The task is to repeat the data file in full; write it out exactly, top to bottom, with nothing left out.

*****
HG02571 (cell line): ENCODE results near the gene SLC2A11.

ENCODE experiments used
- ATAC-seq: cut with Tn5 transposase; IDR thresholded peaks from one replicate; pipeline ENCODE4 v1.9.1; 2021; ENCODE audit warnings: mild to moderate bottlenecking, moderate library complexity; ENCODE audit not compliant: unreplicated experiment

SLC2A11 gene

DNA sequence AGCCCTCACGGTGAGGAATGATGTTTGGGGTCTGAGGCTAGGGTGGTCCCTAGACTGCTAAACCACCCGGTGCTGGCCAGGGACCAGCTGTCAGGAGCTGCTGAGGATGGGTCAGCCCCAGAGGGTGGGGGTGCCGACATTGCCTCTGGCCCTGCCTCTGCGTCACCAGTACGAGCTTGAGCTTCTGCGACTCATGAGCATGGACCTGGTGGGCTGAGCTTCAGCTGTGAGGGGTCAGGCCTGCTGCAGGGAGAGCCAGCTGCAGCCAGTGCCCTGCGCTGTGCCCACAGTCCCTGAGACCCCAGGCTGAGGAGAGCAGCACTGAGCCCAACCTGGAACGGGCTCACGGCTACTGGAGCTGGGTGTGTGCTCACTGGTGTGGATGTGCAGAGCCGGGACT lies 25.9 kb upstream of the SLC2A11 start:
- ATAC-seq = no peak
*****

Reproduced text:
HG02571 (cell line): ENCODE results near the gene SLC2A11.

ENCODE experiments used
- ATAC-seq: cut with Tn5 transposase; IDR thresholded peaks from one replicate; pipeline ENCODE4 v1.9.1; 2021; ENCODE audit warnings: mild to moderate bottlenecking, moderate library complexity; ENCODE audit not compliant: unreplicated experiment

SLC2A11 gene

DNA sequence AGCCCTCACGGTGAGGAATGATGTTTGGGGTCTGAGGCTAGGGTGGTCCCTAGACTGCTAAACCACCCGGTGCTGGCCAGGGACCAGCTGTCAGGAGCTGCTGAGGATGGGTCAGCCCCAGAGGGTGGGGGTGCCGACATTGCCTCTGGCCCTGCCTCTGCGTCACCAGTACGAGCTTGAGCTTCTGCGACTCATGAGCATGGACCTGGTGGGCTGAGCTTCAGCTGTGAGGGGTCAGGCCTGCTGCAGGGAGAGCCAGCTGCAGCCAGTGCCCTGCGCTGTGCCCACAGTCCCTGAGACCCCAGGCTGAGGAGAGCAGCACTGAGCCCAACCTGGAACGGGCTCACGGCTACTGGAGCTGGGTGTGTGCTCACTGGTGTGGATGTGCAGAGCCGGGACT lies 25.9 kb upstream of the SLC2A11 start:
- ATAC-seq = no peak